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Viewing platform upgrades for Rocky Cape's Aboriginal heritage sites


Two viewing platforms have been replaced as part of visitor facility improvements at Rocky Cape National Park on the North-West Coast. The platforms are at the Lee Archer Cave and South Cave sites, which have highly significant Aboriginal heritage values.More

Urban focus for World Wetlands Day


'Wetlands for a sustainable future' is the theme for World Wetlands Day 2018. This international celebration of the significance of wetland environments is held annually on 2 February.More

Stage Three of Three Capes Track complete


Stage Three of the award-winning Three Capes Track has now been completed. The Cape Raoul and Shipstern Bluff lookout tracks have been upgraded to a class 3 dry boot standard track consistent with the existing Three Capes walks.More

Official opening of the first section of the Three Capes Track


Walkers can now get their first look at Australia's newest visitor experience, with the official opening of the first section of the Three Capes Track yesterday.

Starting at White Beach and ending in Fortescue Bay, the track will eventually take in Cape Raoul, Cape Pillar, and Cape Hauy to provide a six day walking experience for seasoned walkers and guided groups.

Deputy Prime Minister and Treasurer Wayne Swan, Federal Minister for Infrastructure and Transport, Anthony Albanese and Tasmanian Minister for Economic Development, David O'Byrne, today joined workers on the site to open the first 4.7 kilometre section - the Cape Hauy track. 

"Tasmania is already a premium hiking destination and when complete, the Three Capes Track will weave through one of the world's most spectacular wilderness areas and establish itself as one of Australia's best coastal walks," Mr Swan said.

"Eventually, more than 10,000 people every year will be able to walk the Three Capes Track and see for themselves the natural beauty of the Tasman Peninsula."

Mr Albanese said the project is both an investment in this region and in Tasmania and it will pay dividends.

"For the last ten months, 45 men and woman have worked day in and day out to turn our vision for this site into a reality. They have pulled off an incredible feat, even winching in building materials by helicopter and bag by bag to minimise the impact of work on the environment," Mr Albanese said.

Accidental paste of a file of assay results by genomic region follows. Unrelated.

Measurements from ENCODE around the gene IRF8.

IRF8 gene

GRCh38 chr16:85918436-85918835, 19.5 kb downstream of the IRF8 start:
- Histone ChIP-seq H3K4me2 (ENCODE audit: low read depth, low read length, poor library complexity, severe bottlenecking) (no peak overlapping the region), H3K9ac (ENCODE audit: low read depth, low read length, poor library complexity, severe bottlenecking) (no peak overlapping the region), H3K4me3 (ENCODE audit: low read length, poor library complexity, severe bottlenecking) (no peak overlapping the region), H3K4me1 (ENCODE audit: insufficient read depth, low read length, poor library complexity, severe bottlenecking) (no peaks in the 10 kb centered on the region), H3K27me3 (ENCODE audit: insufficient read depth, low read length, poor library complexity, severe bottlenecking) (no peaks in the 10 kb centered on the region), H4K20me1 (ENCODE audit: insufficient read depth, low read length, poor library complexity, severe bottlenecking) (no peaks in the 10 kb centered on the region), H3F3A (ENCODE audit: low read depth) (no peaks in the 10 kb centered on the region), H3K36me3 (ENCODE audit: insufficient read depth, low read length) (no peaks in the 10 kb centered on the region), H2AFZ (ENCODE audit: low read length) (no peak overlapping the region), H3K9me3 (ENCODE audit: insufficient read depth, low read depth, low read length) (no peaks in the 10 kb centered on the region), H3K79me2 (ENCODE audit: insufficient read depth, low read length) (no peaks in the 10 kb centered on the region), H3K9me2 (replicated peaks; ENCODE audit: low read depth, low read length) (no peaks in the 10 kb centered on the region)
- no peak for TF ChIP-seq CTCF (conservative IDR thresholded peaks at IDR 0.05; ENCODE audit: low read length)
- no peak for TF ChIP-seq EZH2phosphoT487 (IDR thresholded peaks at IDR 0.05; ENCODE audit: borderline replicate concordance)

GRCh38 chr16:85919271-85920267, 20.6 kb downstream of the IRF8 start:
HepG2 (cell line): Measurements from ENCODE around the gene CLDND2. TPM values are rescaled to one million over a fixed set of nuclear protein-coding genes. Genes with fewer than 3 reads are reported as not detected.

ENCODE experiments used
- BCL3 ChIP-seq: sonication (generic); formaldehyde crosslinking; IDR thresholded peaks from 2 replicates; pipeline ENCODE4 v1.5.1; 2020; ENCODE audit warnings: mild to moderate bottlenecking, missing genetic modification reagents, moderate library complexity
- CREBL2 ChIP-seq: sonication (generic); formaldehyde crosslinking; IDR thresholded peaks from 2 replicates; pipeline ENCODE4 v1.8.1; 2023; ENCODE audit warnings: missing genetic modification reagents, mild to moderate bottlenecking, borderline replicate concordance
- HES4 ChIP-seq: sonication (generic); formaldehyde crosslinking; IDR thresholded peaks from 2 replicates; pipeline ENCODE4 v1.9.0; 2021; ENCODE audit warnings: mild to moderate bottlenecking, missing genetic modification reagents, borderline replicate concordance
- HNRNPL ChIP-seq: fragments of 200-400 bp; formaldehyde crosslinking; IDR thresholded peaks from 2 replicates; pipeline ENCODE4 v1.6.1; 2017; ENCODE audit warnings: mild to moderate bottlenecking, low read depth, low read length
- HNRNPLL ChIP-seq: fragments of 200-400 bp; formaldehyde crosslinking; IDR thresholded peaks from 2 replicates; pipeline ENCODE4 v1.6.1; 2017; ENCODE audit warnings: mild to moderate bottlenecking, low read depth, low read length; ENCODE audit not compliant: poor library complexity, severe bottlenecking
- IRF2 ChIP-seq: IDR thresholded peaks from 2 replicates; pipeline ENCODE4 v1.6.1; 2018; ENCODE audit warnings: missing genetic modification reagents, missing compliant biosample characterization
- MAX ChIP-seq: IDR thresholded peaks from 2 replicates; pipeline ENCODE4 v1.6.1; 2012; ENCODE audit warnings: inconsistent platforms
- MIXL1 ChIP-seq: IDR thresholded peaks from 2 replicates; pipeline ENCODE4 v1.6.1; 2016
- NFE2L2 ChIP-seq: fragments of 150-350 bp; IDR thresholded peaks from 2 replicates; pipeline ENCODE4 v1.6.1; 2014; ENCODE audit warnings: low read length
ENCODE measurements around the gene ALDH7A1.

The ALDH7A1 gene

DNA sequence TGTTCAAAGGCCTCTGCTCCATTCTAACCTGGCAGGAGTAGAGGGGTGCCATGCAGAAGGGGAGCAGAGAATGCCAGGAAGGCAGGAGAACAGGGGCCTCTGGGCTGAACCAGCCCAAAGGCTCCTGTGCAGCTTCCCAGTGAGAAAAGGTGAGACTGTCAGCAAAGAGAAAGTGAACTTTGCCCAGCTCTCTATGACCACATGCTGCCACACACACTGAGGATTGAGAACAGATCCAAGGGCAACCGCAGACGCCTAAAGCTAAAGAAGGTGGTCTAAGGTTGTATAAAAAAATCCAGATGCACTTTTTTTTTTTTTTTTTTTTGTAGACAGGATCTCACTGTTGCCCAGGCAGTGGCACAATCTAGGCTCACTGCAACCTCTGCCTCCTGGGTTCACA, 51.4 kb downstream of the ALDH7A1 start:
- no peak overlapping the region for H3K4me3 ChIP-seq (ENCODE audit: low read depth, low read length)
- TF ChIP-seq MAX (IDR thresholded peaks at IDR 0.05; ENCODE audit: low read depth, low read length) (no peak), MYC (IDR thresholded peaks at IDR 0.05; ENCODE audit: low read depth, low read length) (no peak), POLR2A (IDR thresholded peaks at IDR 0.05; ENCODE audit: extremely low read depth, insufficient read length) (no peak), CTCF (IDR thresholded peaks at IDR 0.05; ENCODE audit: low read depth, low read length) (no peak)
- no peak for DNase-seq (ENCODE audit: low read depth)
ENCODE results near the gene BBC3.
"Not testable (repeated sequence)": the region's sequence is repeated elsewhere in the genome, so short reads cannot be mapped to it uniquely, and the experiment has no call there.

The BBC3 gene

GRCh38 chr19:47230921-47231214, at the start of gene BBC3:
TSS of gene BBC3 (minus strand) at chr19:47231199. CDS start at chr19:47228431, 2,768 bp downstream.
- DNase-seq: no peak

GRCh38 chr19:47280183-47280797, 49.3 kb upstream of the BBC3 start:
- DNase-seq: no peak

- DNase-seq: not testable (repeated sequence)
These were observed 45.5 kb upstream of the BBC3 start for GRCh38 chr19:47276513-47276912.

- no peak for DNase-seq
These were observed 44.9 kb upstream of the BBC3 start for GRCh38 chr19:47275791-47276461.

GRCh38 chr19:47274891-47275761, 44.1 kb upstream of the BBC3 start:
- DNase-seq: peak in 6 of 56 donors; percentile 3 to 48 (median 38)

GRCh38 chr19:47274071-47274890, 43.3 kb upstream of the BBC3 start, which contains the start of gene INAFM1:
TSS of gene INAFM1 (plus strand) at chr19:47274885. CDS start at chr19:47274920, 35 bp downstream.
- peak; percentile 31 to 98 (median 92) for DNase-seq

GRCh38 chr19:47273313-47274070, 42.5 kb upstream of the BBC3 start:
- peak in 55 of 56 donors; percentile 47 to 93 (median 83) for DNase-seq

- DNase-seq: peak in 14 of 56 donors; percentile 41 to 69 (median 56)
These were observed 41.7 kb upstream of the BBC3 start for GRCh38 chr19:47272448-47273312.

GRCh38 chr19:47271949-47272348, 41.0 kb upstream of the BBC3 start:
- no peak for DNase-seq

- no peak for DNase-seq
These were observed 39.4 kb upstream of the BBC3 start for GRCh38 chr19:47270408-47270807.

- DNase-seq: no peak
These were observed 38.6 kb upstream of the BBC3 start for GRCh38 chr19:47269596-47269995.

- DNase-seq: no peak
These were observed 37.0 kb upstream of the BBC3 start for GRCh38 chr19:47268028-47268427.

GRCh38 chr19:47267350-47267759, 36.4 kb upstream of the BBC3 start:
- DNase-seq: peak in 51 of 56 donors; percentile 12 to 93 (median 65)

"While the new jobs and new contracts for track construction, helicopter services, and gravel and rock supply have boosted the local economy, there's no doubt the spin-off economic benefits of the project will be even bigger. 

"When complete, it's expected the track will generate around $3 million each year and support 70 direct and indirect jobs in the region. Beyond that, the project is expected to inject $20 million to the state's economy and support 334 direct and indirect jobs."

Mr O'Byrne said the project will boost the Tasman Peninsula's appeal for domestic and international visitors alike.

"The Three Capes Track will build on the success of our renowned Overland Track, and strengthen Tasmania's reputation as a world-class walking destination," Mr O'Byrne said.

"That's why the Tasmanian Government is so determined to make the Three Capes Track vision a reality.

"Our Economic Development Plan is about diversifying Tasmania's economy and creating new jobs by playing to our natural strengths.

"Our natural beauty and tourism appeal are two of those strengths, and the Three Capes experience combines them perfectly," he said.

The $25.3 million Three Capes Track project is being jointly funded by the Federal and Tasmanian governments. Tenders for the next stage of construction work are currently underway.

Visit http://www.youtube.com/watch?v=10drfkNoGEc for more information about the Three Capes Track.

Official opening of the first section of the Three Capes Track

Cutting the ribbon, from left, Economic Development Minister David O'Byrne, Federal Infrastructure Minister Anthony Albanese, Tasman Council mayor Jan Barwick, Lyons MP Dick Adams and Federal Treasurer Wayne Swan.